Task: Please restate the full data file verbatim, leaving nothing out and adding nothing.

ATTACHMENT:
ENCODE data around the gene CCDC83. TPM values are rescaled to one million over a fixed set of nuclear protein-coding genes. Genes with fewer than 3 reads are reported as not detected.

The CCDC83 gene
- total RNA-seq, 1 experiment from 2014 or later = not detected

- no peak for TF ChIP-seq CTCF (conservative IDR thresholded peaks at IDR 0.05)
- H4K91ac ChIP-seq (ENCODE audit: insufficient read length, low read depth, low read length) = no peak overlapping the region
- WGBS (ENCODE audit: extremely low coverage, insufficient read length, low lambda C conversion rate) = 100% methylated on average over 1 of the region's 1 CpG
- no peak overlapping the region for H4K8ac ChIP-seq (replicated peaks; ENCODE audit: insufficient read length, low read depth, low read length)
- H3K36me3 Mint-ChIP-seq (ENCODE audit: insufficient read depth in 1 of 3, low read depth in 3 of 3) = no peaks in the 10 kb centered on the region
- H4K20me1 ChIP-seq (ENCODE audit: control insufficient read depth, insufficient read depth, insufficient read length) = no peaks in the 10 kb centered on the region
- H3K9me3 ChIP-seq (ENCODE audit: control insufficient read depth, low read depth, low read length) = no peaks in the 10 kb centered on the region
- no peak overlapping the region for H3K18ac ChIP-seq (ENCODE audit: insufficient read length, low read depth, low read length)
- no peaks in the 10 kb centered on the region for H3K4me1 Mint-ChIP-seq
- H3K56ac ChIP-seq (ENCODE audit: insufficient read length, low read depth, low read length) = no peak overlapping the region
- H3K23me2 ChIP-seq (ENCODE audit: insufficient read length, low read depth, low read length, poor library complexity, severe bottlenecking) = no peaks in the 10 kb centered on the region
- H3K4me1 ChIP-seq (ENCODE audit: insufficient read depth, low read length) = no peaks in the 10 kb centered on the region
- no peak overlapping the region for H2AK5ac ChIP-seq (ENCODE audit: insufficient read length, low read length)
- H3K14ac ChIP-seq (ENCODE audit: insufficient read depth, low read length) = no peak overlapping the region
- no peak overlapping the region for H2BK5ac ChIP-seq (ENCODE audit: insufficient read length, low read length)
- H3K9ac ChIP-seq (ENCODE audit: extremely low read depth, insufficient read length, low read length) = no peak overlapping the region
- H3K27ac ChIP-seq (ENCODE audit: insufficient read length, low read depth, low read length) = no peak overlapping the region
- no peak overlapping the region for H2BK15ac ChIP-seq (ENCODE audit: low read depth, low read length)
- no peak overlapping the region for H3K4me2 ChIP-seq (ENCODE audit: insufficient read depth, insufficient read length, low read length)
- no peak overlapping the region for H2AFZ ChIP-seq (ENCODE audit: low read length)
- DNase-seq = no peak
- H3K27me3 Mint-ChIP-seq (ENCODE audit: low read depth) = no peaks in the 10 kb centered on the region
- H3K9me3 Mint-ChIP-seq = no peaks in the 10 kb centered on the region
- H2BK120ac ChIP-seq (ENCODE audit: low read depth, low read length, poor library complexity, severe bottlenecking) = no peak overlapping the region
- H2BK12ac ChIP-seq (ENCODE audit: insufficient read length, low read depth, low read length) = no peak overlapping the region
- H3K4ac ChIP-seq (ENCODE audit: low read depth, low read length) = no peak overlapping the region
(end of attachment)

ENCODE data around the gene CCDC83. TPM values are rescaled to one million over a fixed set of nuclear protein-coding genes. Genes with fewer than 3 reads are reported as not detected.

The CCDC83 gene
- total RNA-seq, 1 experiment from 2014 or later = not detected

- no peak for TF ChIP-seq CTCF (conservative IDR thresholded peaks at IDR 0.05)
- H4K91ac ChIP-seq (ENCODE audit: insufficient read length, low read depth, low read length) = no peak overlapping the region
- WGBS (ENCODE audit: extremely low coverage, insufficient read length, low lambda C conversion rate) = 100% methylated on average over 1 of the region's 1 CpG
- no peak overlapping the region for H4K8ac ChIP-seq (replicated peaks; ENCODE audit: insufficient read length, low read depth, low read length)
- H3K36me3 Mint-ChIP-seq (ENCODE audit: insufficient read depth in 1 of 3, low read depth in 3 of 3) = no peaks in the 10 kb centered on the region
- H4K20me1 ChIP-seq (ENCODE audit: control insufficient read depth, insufficient read depth, insufficient read length) = no peaks in the 10 kb centered on the region
- H3K9me3 ChIP-seq (ENCODE audit: control insufficient read depth, low read depth, low read length) = no peaks in the 10 kb centered on the region
- no peak overlapping the region for H3K18ac ChIP-seq (ENCODE audit: insufficient read length, low read depth, low read length)
- no peaks in the 10 kb centered on the region for H3K4me1 Mint-ChIP-seq
- H3K56ac ChIP-seq (ENCODE audit: insufficient read length, low read depth, low read length) = no peak overlapping the region
- H3K23me2 ChIP-seq (ENCODE audit: insufficient read length, low read depth, low read length, poor library complexity, severe bottlenecking) = no peaks in the 10 kb centered on the region
- H3K4me1 ChIP-seq (ENCODE audit: insufficient read depth, low read length) = no peaks in the 10 kb centered on the region
- no peak overlapping the region for H2AK5ac ChIP-seq (ENCODE audit: insufficient read length, low read length)
- H3K14ac ChIP-seq (ENCODE audit: insufficient read depth, low read length) = no peak overlapping the region
- no peak overlapping the region for H2BK5ac ChIP-seq (ENCODE audit: insufficient read length, low read length)
- H3K9ac ChIP-seq (ENCODE audit: extremely low read depth, insufficient read length, low read length) = no peak overlapping the region
- H3K27ac ChIP-seq (ENCODE audit: insufficient read length, low read depth, low read length) = no peak overlapping the region
- no peak overlapping the region for H2BK15ac ChIP-seq (ENCODE audit: low read depth, low read length)
- no peak overlapping the region for H3K4me2 ChIP-seq (ENCODE audit: insufficient read depth, insufficient read length, low read length)
- no peak overlapping the region for H2AFZ ChIP-seq (ENCODE audit: low read length)
- DNase-seq = no peak
- H3K27me3 Mint-ChIP-seq (ENCODE audit: low read depth) = no peaks in the 10 kb centered on the region
- H3K9me3 Mint-ChIP-seq = no peaks in the 10 kb centered on the region
- H2BK120ac ChIP-seq (ENCODE audit: low read depth, low read length, poor library complexity, severe bottlenecking) = no peak overlapping the region
- H2BK12ac ChIP-seq (ENCODE audit: insufficient read length, low read depth, low read length) = no peak overlapping the region
- H3K4ac ChIP-seq (ENCODE audit: low read depth, low read length) = no peak overlapping the region